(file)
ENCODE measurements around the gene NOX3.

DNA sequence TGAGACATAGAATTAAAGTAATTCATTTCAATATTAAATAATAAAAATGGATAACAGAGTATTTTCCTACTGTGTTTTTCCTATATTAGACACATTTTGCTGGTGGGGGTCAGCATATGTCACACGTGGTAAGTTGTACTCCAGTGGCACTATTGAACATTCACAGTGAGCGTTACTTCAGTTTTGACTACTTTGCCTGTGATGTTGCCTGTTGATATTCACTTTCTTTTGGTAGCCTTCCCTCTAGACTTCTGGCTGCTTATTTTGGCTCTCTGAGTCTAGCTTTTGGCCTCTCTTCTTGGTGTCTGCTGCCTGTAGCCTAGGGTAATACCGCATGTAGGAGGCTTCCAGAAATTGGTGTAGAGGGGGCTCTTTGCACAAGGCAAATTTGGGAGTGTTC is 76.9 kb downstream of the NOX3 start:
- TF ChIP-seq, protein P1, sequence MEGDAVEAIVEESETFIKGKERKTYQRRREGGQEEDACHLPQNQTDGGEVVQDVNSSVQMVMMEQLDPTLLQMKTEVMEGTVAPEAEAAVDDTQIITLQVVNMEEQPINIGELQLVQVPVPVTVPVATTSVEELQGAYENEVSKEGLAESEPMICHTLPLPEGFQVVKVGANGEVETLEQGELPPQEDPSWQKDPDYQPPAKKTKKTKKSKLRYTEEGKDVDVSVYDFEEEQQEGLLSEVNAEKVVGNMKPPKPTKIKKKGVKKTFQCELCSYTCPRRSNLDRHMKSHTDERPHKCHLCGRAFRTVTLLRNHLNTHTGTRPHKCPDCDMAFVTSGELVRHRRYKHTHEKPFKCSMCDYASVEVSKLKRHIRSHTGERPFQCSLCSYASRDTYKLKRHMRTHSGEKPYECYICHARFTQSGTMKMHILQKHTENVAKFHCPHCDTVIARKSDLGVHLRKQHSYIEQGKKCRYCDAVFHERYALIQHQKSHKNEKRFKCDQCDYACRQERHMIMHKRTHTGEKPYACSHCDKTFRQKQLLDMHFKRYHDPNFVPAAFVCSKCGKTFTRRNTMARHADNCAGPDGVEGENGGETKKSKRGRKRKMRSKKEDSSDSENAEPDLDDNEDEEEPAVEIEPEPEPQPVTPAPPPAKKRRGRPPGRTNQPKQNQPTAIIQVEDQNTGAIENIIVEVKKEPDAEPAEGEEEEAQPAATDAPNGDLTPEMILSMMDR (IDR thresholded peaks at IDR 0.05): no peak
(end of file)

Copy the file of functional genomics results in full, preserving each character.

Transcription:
ENCODE measurements around the gene NOX3.

DNA sequence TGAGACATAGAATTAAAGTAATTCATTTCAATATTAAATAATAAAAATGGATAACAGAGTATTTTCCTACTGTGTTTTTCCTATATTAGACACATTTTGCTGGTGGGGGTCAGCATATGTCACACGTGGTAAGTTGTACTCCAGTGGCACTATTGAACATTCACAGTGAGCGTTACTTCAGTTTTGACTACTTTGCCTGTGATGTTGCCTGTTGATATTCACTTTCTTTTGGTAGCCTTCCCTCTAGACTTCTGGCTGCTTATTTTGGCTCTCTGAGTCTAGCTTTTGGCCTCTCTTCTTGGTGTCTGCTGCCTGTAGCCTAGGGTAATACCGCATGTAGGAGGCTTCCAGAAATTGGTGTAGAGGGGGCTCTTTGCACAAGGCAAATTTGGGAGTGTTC is 76.9 kb downstream of the NOX3 start:
- TF ChIP-seq, protein P1, sequence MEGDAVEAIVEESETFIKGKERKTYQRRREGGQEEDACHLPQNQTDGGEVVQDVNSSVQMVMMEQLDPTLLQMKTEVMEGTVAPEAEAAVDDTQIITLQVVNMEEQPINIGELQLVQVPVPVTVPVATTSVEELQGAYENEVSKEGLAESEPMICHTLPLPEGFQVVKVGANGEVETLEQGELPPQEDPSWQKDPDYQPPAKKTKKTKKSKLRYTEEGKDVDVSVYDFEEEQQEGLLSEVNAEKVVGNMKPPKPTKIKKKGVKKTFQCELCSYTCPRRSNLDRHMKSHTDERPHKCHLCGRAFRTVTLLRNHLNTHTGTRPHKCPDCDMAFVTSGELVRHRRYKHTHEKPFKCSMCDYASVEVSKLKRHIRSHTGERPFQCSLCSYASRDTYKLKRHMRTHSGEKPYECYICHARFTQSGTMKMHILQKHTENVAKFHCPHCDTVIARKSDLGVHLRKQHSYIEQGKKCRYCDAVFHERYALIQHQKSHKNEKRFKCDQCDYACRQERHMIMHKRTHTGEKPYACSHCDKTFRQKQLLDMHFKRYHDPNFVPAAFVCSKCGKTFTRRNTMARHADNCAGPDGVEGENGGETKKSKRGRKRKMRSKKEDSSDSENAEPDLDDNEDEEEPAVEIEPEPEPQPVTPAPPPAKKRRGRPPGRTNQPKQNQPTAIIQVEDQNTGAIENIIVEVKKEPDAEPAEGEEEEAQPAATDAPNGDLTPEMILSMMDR (IDR thresholded peaks at IDR 0.05): no peak